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Agreed to terms on one-year deals with 2B-R Jeff Keppinger, MI-R Clint Barmes, and CF-L Michael Bourn $4.4 million) contract, avoiding arbitration with all three. [1/18]

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Outrighted RHP Ryota Igarashi to Buffalo (Triple-A). [1/14]
Agreed to terms with RHP Chris Young; signed UT-L Willie Harris to a minor-league contract with a non-roster spring training invite. [1/17]
Agreed to terms with RHP Mike Pelfrey on a one-year, $3.925 million (base) contract, avoiding arbitration. [1/18]

Finally getting Young nailed down seems sensible enough–assuming he passes his physical, far from a sure thing–because expectations for Johan Santana‘s return have bounced around from June to sooner than that, with nothing firm publicly pinned down. Without Johan, the rotation is just the home-grown duo of Mike Pelfrey and Jon Niese, the impossibility of knowing what to expect next from R.A. Dickey, and a whole lot of guesswork. Young’s past success is fairly well dated, because he hasn’t been healthy enough to regularly man a rotation slot since 2007, but he stands at the front of a group of aspirants to round out the front five that includes Chris Capuano, Pat Misch, Dillon Gee, and perhaps Jenrry Mejia. It’s the sort of group which might even inspire thoughts of a Oliver Perez comeback.

Before his 2009 breakdown, Young was good enough to inspire hope back in 2007, the third of the storky right-hander’s three seasons of regular rotation work. He broke through for good work in Texas, no easy feat, and wasn’t just a Petco paladin after getting dealt to San Diego. As you can see from this table…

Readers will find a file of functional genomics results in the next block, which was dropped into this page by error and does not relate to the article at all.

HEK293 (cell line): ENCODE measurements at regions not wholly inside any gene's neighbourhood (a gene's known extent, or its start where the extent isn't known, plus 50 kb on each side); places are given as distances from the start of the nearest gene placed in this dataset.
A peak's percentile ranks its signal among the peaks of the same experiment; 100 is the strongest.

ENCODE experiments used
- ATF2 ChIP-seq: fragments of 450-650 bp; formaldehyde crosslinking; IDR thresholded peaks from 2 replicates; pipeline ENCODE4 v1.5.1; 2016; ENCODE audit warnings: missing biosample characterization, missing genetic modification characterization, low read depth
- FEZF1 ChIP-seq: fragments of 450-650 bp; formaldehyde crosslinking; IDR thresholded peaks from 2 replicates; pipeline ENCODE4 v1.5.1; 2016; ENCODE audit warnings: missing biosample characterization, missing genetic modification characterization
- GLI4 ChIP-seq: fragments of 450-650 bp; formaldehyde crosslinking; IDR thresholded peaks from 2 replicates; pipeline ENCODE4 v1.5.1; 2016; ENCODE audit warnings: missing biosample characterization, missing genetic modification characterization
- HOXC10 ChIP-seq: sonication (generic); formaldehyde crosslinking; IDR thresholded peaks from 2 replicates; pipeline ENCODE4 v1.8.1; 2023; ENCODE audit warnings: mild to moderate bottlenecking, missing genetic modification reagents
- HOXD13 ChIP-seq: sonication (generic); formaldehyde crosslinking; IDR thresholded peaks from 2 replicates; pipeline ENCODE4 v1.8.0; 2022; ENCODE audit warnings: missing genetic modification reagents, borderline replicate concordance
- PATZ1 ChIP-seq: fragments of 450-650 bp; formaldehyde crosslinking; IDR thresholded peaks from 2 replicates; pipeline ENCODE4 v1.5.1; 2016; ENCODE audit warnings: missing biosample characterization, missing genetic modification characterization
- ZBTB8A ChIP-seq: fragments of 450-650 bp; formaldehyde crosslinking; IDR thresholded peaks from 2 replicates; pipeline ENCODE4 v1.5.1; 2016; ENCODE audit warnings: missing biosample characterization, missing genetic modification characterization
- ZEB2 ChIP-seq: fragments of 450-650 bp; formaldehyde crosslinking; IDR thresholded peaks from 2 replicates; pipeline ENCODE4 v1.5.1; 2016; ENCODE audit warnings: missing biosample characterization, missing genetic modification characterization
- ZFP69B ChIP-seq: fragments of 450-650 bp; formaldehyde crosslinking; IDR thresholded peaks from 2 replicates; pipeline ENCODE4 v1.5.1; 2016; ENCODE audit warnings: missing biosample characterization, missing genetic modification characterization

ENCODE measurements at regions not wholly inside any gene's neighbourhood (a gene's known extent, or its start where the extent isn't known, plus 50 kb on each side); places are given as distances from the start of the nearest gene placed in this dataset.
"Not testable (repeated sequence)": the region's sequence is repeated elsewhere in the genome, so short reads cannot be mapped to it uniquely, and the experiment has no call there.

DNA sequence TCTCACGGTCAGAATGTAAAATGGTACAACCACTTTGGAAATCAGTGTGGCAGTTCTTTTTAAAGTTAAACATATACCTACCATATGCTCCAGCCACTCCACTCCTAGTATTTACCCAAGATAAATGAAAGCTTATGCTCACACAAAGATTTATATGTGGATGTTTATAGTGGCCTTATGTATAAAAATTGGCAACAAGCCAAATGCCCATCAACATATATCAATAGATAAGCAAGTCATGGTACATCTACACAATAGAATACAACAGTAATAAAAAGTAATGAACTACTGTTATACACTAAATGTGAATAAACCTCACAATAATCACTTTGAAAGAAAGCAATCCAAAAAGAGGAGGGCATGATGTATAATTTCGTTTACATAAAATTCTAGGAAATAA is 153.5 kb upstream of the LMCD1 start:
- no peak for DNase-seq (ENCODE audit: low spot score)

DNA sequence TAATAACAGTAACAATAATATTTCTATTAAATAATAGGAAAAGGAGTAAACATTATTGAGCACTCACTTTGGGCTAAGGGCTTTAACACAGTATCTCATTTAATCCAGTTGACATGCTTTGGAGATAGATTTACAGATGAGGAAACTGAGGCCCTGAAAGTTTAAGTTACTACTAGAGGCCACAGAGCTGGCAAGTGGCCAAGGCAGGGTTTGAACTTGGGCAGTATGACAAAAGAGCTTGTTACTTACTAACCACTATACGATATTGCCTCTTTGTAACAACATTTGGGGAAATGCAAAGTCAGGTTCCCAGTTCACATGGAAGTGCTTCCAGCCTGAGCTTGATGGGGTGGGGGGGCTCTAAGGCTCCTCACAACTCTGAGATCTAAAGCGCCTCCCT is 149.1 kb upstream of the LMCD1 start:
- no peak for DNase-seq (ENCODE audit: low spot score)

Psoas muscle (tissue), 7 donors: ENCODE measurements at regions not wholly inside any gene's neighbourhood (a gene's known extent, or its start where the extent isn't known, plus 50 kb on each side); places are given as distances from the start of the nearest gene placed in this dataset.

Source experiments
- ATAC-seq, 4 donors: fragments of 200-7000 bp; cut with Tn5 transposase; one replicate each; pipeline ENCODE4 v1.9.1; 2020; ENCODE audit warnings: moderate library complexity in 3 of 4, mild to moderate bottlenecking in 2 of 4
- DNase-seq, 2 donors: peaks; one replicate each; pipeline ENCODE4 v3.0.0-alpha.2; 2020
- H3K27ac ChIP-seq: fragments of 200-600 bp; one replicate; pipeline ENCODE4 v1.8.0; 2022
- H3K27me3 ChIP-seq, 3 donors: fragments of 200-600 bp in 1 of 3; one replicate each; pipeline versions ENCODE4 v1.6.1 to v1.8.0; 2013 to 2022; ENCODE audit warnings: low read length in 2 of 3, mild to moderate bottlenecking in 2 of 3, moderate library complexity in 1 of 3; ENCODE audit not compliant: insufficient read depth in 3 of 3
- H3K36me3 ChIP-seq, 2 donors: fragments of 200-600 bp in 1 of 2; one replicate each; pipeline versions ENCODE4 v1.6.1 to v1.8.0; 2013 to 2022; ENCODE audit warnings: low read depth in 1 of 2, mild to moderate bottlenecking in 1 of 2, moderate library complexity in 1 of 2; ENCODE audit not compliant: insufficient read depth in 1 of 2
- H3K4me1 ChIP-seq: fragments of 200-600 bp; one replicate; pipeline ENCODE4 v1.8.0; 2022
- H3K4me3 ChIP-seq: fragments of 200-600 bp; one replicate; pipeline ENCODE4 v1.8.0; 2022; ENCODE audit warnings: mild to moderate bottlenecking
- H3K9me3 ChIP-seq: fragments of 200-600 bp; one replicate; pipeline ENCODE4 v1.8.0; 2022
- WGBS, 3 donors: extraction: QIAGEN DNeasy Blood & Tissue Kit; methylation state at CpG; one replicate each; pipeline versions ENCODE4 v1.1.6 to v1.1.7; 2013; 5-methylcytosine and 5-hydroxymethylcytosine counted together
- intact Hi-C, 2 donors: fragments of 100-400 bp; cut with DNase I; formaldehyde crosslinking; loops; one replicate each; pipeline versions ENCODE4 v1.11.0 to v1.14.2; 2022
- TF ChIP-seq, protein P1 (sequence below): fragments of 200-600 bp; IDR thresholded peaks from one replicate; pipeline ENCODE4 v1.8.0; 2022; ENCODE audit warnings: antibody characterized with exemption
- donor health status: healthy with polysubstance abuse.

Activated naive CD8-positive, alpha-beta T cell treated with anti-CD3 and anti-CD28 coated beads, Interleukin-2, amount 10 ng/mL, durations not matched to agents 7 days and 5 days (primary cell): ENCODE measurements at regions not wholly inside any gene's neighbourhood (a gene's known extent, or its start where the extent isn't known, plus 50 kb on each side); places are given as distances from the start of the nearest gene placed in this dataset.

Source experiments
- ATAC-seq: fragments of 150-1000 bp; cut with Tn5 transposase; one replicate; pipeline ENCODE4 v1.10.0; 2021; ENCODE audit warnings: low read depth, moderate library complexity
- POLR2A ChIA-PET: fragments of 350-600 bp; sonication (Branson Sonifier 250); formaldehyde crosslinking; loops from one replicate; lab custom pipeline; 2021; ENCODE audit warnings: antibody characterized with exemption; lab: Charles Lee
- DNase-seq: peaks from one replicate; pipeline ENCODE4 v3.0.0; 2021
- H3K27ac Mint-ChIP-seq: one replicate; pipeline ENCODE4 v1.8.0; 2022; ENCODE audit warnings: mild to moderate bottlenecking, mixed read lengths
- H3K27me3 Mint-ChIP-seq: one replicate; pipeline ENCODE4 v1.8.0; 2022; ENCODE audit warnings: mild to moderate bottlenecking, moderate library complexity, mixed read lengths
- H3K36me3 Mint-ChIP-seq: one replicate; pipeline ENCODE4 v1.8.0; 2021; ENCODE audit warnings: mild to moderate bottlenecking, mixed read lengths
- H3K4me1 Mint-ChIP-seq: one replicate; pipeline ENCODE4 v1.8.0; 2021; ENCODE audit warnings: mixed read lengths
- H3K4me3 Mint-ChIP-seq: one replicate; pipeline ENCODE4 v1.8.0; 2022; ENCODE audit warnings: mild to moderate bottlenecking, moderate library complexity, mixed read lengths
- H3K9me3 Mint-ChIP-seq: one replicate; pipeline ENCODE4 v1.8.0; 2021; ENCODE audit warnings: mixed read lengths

Rangers ’05 164.2 4.59 3.93 19.6%
Padres ’06 179.1 3.61 4.04 22.3%
Padres ’07 173 3.43 3.84 23.7%
Padres ’08 102.1 4.05 4.42 21.4%
Padres ’09 76 5.57 5.36 14.9%

… he was a starting pitcher who was striking out 20 percent of batters, the sort of thing that plays well in any park. But then he missed most of the last two years with shoulder problems, and we don’t know what’s left of that arm, and whether or not he’s going to be able to throw harder than batting practice, or if the curiosities attached to their coming in from a steep angle will just let hitters tee off on him.

Obviously, if he’s anything like his former self and throws with anything like his former velocity, though, he’ll be useful. Even though it isn’t as great a run-suppressing venue as Petco, Citi Field is a great place to pitch if you’re a fly ball-generating hurler, despite the deliberately random crannies helping create a few extra triples.